I have worked a bit with an email attachment issue, and can now send attachments through email, through a script.

When the email comes in, I double-click the attachment, and Excel 2016 opens, with a dialog reading: We found a problem with some content in 'attachment.xlsx'. Do you want use to try to recover as much as we can? If you trust the source of this workbook, click Yes. I click Yes, it works. If I open the original file from the same server through Samba, it works fine. Only after it's gone through email does it appear to not be perfect.

What can I do to get rid of this dialog, so the recipient does not see it constantly? I plan on running the script weekly, with a new Excel file each week.

The command that runs: (uuencode /path/to/file.xlsx file.xlsx; echo $BODY) | mail -r me@example.com -s "Subject Line" user@example.com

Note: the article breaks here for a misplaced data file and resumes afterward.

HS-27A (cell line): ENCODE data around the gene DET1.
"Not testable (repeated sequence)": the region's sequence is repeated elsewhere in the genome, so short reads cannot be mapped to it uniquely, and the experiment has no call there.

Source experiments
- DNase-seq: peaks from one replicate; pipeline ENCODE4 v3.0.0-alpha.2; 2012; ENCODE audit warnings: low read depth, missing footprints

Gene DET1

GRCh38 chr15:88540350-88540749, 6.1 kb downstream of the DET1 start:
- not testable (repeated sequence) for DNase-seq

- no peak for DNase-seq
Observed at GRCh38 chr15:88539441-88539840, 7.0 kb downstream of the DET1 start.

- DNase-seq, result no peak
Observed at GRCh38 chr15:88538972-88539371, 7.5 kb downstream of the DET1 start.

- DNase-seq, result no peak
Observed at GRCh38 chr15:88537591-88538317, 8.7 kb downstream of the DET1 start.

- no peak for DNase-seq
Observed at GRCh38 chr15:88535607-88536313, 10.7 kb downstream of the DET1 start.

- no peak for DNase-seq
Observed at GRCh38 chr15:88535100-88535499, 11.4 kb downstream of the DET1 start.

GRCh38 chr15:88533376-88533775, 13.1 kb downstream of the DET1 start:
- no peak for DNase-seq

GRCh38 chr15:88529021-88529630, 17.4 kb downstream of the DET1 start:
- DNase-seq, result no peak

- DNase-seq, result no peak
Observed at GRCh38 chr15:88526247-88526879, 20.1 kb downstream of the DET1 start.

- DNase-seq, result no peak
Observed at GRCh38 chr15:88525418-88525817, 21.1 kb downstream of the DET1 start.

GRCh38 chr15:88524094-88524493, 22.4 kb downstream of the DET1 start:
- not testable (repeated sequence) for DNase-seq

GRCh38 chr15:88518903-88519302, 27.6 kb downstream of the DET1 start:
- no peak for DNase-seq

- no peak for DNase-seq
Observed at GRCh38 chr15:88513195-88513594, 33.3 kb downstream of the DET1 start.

The file size is increased by 1 byte after being emailed. In this case, it's now 18738 bytes after being emailed. The SHA256 hashes are different between the two files.


uuencode definitely changes the file. You would need to uudecode on the other end to get the original file back.

To prove this to yourself run this:

uuencode /path/to/file.xlsx file.xlsx > testfile.xlsx

Do you get a valid Excel file?


uudecode /path/to/testfile.xlsx testfile.xlsx > testfile2.xlsx

Is testfile2.xlsx a valid Excel file?

SOLUTION: You can either decode the file on the other end or use a modern mail attachment function: You can add the heirloom-mailx package to Debian to add the -a attachment feature.

  • To use this method you would need to decode the file on the other end. This is not the way you should be sending attachments. This was how they sent attachments in the 1970's before MIME types. – HackSlash Jun 14 at 21:04
  • Nevermind, this works if I manually specify "heirloom-mailx -a ..." – Canadian Luke Jun 14 at 21:14

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